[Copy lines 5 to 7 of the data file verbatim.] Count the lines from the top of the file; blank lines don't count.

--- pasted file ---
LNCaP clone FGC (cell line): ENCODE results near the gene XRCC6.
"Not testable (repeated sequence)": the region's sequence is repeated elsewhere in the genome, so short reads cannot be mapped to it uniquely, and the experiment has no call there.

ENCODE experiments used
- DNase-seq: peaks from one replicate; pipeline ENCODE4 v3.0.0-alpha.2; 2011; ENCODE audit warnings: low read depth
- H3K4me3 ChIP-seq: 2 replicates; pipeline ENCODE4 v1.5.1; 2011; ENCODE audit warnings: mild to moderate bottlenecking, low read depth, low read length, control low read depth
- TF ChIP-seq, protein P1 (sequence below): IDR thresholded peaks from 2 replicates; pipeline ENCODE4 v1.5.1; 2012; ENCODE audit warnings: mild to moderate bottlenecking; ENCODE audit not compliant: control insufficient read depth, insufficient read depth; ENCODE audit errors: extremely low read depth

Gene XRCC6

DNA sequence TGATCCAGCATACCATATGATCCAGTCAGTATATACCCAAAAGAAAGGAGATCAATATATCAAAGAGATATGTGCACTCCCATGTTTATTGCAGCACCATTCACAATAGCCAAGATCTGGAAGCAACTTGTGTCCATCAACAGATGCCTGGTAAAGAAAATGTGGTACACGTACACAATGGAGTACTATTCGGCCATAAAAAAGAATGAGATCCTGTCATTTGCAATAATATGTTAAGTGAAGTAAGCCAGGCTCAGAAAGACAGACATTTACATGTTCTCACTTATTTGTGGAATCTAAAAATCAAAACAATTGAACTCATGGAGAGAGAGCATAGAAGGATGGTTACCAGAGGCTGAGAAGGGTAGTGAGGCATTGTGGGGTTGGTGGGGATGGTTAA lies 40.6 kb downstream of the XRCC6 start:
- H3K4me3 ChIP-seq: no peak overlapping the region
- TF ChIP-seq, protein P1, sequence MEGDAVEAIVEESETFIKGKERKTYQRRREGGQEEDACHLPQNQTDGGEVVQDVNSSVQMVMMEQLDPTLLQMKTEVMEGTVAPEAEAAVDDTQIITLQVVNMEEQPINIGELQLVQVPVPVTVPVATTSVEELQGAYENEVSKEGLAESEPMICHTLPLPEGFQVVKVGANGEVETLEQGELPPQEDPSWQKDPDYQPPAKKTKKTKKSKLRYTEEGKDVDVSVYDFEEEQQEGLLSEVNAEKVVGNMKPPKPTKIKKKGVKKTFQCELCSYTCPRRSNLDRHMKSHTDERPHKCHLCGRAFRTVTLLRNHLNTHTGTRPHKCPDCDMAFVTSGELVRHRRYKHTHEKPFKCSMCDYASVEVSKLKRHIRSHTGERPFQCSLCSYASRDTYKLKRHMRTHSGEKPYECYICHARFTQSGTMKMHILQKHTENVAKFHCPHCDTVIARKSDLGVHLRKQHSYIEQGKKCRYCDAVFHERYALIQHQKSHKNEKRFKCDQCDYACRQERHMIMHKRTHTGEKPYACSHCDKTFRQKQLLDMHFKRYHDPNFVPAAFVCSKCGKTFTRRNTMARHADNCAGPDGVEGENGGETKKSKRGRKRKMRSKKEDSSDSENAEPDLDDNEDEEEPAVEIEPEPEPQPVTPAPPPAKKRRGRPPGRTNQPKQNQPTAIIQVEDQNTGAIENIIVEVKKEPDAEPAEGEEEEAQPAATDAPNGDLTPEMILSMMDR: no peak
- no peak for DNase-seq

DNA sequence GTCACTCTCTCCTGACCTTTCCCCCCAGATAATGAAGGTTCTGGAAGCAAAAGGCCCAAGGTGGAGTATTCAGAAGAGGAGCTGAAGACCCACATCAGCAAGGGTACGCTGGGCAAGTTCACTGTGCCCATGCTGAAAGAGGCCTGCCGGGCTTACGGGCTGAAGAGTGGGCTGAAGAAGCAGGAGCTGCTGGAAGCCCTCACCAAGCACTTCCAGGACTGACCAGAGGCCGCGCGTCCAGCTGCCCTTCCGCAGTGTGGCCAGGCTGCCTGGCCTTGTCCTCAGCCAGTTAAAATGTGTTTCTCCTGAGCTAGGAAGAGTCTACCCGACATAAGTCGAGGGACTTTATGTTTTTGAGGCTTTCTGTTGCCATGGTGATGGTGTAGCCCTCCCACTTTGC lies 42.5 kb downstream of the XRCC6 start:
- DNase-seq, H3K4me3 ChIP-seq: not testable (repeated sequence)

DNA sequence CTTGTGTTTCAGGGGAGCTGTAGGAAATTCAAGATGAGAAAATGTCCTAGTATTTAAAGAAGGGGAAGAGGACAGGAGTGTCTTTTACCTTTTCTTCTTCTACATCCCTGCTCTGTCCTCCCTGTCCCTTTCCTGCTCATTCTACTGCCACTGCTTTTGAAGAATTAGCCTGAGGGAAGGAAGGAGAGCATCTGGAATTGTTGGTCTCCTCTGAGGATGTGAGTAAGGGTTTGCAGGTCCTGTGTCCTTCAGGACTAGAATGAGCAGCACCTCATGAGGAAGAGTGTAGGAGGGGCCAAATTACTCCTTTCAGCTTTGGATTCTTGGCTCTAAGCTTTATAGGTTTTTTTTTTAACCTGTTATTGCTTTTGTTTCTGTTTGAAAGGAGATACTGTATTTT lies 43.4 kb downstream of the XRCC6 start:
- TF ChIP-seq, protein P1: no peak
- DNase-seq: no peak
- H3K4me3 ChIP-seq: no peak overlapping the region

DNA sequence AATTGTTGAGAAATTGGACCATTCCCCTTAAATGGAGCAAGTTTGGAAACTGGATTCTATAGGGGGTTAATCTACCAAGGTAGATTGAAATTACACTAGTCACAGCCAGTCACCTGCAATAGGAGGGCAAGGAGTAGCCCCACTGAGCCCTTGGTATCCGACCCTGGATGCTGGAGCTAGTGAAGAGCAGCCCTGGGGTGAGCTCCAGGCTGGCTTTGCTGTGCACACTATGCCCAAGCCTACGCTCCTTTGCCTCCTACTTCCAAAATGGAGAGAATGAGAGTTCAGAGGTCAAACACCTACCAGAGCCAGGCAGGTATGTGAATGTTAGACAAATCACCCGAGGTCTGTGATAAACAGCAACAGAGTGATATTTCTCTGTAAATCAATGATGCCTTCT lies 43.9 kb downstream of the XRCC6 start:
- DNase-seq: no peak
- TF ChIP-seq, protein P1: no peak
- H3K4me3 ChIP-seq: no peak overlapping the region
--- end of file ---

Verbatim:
- H3K4me3 ChIP-seq: 2 replicates; pipeline ENCODE4 v1.5.1; 2011; ENCODE audit warnings: mild to moderate bottlenecking, low read depth, low read length, control low read depth
- TF ChIP-seq, protein P1 (sequence below): IDR thresholded peaks from 2 replicates; pipeline ENCODE4 v1.5.1; 2012; ENCODE audit warnings: mild to moderate bottlenecking; ENCODE audit not compliant: control insufficient read depth, insufficient read depth; ENCODE audit errors: extremely low read depth

Gene XRCC6